February 11, 2020

5 books on my future reading list

On Stories and Other Essays on Literature by C.S. Lewis

Lewis is a favorite and I'd like to read all of his books! Here is one I hadn't heard of and now looking forward to.

Goodreads describes it here:

"C.S. Lewis is widely known for his fiction, especially his stories of science fiction and fantasy, for which he was a pioneering author in an age of realistic fiction. 

In On Stories, he lays out his theories and philosophy on fiction over the course of nine essays, including “On Stories,” “The Death of Words,” and “On Three Ways of Writing for Children.” In addition to these essays, On Stories collects eleven pieces of Lewis’s writing that were unpublished during his lifetime. 

Along with discussing his own fiction, Lewis reviewed and critiqued works by many of his famous peers, including George Orwell, Charles Williams, Rider Haggard, and his good friend J.R.R. Tolkien, providing a wide-ranging look at what fiction means and how to craft it from one of the masters of his day."

The Reformation by Stephen J. Nichols

I've started this one and I'm enjoying it so far. Such a rich and messy and wonderful history.

Ligonier Ministries describes it here:

'Mention history and some might struggle to stifle a yawn. But when presented as a narrative it can often be compelling reading. Stephen J. Nichols takes a key period in time, the Reformation, and presents its major players in a fresh way. 

From Martin Luther, a simple monk who wielded the mallet, to kings and queens, this book goes behind the scenes to uncover the human side of these larger-than-life Reformers. Along the way readers meet Luther, Ulrich Zwingli, John Calvin, Kings Henry VIII and Edward VI, Lady Jane Grey, Anne Bradstreet, and many others.

For those wanting to see history in its context, Nichols also provides a sampling of primary source materials. It is an engaging read that will remind readers of the foundational truths that can never be taken for granted by the church in any age."

The Sun Does Shine by Anthony Ray Hinton

One of my favorite reads of 2019 was called 'Just Mercy' by Bryan Stevenson, who was the lawyer who worked with Anthony Ray Hinton while he was on death row.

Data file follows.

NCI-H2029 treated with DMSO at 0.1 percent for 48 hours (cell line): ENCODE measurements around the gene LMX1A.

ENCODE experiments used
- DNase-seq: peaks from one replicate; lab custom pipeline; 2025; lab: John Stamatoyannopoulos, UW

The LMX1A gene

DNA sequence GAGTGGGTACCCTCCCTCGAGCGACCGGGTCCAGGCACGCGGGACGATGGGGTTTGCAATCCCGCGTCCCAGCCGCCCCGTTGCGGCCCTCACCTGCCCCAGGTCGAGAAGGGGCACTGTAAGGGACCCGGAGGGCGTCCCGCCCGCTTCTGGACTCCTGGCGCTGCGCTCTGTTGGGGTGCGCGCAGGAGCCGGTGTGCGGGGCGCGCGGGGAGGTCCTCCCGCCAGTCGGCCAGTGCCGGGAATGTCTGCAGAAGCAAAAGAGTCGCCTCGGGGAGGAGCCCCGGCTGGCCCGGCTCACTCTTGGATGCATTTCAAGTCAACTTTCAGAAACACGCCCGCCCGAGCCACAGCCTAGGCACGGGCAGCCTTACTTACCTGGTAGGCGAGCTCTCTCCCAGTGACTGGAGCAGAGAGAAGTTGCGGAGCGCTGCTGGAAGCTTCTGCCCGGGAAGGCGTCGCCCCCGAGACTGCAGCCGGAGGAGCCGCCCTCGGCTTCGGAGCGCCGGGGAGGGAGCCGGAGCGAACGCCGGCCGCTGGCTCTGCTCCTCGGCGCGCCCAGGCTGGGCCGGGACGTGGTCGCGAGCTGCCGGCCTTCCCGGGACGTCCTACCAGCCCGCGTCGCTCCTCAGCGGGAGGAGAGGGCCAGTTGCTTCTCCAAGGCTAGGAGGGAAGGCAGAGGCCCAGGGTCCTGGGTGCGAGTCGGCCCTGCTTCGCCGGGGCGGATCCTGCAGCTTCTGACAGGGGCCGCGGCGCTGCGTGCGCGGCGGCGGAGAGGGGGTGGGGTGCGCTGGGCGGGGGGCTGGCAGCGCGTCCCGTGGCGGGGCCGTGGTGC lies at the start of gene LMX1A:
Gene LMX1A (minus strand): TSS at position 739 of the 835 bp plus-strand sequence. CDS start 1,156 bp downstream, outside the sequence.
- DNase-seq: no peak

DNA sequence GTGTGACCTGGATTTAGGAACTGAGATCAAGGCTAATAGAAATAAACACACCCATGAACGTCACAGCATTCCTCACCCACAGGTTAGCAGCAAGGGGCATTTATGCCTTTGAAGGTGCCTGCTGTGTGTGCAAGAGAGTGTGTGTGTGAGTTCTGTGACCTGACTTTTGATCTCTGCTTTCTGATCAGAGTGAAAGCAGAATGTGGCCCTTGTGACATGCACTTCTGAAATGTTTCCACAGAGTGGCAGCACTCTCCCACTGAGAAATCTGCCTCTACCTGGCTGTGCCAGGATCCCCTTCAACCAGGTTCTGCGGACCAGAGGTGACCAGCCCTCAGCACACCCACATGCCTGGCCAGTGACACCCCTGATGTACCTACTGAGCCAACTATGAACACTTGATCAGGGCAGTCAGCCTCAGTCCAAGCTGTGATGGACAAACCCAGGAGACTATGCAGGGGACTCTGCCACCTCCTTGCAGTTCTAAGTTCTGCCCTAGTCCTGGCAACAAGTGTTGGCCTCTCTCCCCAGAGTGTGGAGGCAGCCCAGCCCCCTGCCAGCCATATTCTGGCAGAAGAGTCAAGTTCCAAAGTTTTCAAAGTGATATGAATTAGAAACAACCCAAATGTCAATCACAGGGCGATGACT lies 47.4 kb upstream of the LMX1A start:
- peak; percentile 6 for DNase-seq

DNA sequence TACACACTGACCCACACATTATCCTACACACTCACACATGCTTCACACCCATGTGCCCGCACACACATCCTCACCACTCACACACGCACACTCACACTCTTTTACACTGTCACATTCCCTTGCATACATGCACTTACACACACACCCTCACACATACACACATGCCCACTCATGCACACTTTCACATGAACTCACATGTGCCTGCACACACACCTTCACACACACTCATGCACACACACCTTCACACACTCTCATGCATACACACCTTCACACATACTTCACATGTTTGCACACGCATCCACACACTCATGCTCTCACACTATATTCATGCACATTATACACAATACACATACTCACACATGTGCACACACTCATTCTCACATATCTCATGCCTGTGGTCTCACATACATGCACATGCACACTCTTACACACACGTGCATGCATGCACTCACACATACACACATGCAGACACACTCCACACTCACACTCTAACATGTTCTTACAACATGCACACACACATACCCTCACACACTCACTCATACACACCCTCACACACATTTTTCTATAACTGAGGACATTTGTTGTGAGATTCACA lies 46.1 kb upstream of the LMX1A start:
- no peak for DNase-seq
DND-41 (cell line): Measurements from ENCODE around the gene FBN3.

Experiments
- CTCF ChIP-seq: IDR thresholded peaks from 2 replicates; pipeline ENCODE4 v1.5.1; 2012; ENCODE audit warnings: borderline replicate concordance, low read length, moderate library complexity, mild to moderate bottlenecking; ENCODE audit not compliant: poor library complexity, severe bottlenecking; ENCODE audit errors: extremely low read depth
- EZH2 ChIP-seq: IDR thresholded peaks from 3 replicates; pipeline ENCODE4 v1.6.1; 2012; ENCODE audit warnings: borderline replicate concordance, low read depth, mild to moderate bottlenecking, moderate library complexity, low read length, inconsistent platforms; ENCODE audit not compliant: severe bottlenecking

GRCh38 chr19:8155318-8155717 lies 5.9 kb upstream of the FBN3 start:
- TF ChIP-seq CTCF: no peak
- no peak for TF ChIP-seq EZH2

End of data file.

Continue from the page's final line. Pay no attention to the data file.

This is Anthony's story.

Goodreads says of it here:

"Anthony Ray Hinton was poor and black when he was convicted of two murders he hadn't committed. For the next three decades he was trapped in solitary confinement in a tiny cell on death row.

Eventually his case was taken up by the award-winning lawyer, Bryan Stevenson, who managed to have him exonerated, though it took 15 years for this to happen. 

How did Hinton cope with the mental and emotional torture of his situation, and emerge full of compassion and forgiveness? This is a story of hope and the resilience of the human spirit."

The Fountains of Silence by Ruta Sepetys 

Ruta Sepetys writes for Young Adults but her books can be enjoyed by all. She writes about historical events that aren't highlighted in our history books but are important non the less. I've read 2 of her books which were both excellent.

Goodreads says of this one:

"Madrid, 1957. Under the fascist dictatorship of General Francisco Franco, Spain is hiding a dark secret. Meanwhile, tourists and foreign businessmen flood into Spain under the welcoming promise of sunshine and wine. 

Among them is eighteen-year-old Daniel Matheson, the son of an oil tycoon, who arrives in Madrid with his parents hoping to connect with the country of his mother's birth through the lens of his camera. Photography--and fate--introduce him to Ana, whose family's interweaving obstacles reveal the lingering grasp of the Spanish Civil War--as well as chilling definitions of fortune and fear. 

Daniel's photographs leave him with uncomfortable questions amidst shadows of danger. He is backed into a corner of difficult decisions to protect those he loves. Lives and hearts collide, revealing an incredibly dark side to the sunny Spanish city."

Jesus, Keep Me Near the Cross by Nancy Guthrie

With Easter coming in the next few months I'm looking forward to reading this collection.

Nancy's web page says here of the book:

"Jesus, Keep Me Near the Cross is a collection of 25 short readings drawn from the works of classic and contemporary theologians and Bible teachers that will lead readers into thoughtful contemplation of the cross. 

The short meditations are drawn from a number of sources including books, other writings, and sermonic materials from: 

C. J. Mahaney, Adrian Rogers, Phillip Ryken, John Owen, Stephen Olford, Skip Ryan, Martin Luther, John Piper, Tim Keller, Martin Lloyd-Jones, Ligon Duncan, Jonathan Edwards, Charles Spurgeon, Saint Augustine, J. I. Packer, John Calvin, Alistair Begg, John MacArthur, Ray Ortlund, Jr., Francis Shaeffer, J.C. Ryle, James Boice, R.C. Sproul, R. Kent Hughes, and Joni Eareckson Tada."